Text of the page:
To see the original research paper by D Herman (Truncations of Titin Causing Dilated Cardiomyopathy), click here!
Or, if you would prefer to see the simplified analysis by E McNally of the Nature journal, click here!
(UQ login may be required)
In conclusion, Herman’s new study has served to shed light on one of the predominant causes of dilated cardiomyopathy, and to demonstrate the potentials of the technologies and techniques on the rapidly advancing frontier of genetics research. Through the sequencing of TTN - the gene responsible for the production of titin - it was possible to determine a specific mechanism responsible for the disease. This knowledge, in the future, may be allow doctors to treat the disease with the similarly modern technique of gene therapy, potentially saving many lives and improving the quality of life of many suffering people, in addition to furthering our understanding of human genetic diseases.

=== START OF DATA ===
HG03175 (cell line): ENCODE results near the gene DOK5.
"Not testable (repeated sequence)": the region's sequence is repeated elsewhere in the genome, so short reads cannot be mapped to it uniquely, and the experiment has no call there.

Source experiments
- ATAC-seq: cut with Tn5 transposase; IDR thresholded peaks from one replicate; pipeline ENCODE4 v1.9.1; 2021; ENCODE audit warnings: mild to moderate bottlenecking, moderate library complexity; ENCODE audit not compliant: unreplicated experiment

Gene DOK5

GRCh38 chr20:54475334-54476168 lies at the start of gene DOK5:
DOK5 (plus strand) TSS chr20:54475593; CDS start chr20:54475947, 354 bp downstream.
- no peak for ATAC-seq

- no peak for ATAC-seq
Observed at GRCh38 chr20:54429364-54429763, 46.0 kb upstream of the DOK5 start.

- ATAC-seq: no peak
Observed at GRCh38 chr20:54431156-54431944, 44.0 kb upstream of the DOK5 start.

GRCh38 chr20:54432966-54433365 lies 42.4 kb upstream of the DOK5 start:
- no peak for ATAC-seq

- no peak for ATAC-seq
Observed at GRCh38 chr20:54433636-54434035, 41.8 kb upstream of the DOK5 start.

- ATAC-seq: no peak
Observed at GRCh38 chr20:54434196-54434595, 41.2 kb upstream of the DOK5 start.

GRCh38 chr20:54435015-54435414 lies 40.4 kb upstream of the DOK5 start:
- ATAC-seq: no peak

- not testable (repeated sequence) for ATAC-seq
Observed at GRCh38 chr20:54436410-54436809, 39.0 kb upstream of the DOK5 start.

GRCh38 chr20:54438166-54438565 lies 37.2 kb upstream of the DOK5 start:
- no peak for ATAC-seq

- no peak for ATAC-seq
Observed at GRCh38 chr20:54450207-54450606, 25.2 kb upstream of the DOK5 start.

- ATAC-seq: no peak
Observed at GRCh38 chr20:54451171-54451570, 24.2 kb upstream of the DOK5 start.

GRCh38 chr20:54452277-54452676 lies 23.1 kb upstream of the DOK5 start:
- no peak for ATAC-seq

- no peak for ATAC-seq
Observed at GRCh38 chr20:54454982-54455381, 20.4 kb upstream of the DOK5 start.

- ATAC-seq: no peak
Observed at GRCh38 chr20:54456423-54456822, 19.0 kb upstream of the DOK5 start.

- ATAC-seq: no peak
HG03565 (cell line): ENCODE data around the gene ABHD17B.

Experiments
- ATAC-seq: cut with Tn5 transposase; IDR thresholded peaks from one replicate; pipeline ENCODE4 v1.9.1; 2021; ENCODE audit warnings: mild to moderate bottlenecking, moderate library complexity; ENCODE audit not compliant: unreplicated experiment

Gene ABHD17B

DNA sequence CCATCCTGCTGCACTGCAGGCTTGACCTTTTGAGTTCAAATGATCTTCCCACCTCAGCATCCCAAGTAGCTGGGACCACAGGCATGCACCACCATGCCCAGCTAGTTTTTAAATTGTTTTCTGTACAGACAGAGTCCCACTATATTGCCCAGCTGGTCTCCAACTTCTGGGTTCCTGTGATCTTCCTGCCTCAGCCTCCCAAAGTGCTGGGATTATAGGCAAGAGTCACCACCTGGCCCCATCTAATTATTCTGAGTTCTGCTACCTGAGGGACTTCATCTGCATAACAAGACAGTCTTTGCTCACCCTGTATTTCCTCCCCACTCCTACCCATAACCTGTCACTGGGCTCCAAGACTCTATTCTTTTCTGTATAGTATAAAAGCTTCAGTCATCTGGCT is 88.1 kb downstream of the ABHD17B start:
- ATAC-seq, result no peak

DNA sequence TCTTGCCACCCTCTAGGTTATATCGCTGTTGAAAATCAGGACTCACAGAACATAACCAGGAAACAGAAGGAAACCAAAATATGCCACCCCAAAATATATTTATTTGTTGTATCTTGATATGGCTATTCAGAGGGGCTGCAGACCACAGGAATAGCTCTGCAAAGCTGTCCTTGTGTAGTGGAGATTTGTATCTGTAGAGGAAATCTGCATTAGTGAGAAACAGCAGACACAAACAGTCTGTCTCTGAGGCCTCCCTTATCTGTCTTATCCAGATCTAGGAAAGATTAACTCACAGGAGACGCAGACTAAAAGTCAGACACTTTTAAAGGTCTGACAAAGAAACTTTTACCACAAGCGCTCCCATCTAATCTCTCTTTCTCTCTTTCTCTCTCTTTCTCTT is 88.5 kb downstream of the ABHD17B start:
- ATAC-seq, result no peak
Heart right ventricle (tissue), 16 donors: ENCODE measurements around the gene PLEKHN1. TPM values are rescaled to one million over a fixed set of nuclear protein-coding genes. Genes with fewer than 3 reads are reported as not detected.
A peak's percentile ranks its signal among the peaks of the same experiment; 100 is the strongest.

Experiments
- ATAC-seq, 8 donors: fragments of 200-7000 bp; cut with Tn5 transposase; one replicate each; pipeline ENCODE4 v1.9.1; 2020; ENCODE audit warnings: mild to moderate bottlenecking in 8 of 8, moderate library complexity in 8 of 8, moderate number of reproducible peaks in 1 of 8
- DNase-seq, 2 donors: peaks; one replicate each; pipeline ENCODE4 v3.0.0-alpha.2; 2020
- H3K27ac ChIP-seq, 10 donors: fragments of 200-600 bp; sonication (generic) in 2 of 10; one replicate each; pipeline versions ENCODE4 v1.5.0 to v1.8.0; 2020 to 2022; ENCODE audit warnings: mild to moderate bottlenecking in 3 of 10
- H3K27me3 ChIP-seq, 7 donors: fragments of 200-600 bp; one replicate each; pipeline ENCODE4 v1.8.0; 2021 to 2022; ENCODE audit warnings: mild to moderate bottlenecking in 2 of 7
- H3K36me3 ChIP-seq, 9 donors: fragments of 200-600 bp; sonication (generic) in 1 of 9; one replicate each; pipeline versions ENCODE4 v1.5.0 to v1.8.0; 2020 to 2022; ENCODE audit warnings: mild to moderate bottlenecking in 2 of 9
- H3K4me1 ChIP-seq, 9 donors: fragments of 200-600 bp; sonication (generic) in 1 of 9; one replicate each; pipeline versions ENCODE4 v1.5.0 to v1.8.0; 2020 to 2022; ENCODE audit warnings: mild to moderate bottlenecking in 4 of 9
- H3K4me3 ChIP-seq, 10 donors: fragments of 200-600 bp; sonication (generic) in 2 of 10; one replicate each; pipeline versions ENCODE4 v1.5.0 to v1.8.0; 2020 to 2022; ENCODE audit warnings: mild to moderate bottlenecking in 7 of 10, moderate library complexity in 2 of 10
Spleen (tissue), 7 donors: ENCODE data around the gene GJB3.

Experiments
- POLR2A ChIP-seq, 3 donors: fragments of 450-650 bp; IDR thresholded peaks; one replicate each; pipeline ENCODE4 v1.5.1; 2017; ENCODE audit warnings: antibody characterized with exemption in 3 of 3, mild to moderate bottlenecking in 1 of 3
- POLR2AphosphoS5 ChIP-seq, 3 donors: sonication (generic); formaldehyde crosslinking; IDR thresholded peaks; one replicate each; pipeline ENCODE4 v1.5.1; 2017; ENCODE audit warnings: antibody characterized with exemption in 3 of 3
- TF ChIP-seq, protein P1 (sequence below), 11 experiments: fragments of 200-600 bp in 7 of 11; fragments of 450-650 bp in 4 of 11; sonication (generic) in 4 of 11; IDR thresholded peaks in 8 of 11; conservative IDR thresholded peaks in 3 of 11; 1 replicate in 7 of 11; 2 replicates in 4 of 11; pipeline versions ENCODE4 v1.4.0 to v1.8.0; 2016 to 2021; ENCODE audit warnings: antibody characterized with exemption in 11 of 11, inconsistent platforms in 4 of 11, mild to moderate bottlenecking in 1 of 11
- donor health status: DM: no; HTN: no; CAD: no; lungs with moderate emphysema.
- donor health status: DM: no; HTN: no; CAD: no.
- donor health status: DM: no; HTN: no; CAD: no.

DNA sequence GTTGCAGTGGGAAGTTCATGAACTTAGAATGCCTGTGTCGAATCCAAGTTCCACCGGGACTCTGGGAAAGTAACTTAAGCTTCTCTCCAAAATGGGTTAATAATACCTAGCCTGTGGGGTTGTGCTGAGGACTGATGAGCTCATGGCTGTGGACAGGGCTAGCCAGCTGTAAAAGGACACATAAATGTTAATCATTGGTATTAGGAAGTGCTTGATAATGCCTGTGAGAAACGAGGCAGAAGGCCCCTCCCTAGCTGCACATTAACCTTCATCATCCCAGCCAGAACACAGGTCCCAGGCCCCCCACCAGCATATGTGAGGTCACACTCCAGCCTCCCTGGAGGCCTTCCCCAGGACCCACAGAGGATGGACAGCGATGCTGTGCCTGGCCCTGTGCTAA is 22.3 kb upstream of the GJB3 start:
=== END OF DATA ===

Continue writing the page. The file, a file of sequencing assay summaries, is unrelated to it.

A.D.A.M. (2010, December 23). Health Central. Retrieved March 18, 2012, from Alcoholic Cardiomyopathy: http://www.healthcentral.com/heart-disease/h/can-alcohol-cause-cardiomyopathy.html
DeFrances, M., & Lee, R. (1998). Cardiovascular Pathology. Retrieved March 18, 2012, from Marie C DeFrances: http://path.upmc.edu/cases/case161.html
Herman, D. (2012). 'Genetics: Broken giant linked to heart failure'. New England Journal of Medicine , 366 (7), 619-628.
McNally, E. (2012). 'Genetics: Broken giant linked to heart failure'. Nature , 483 (1), 281-282.
Zieve, D., & Chen, M. (2011, May 23). Dilated cardiomyopathy. Retrieved March 18, 2011, from PubMed Health: http://www.ncbi.nlm.nih.gov/pubmedhealth/PMH0001221/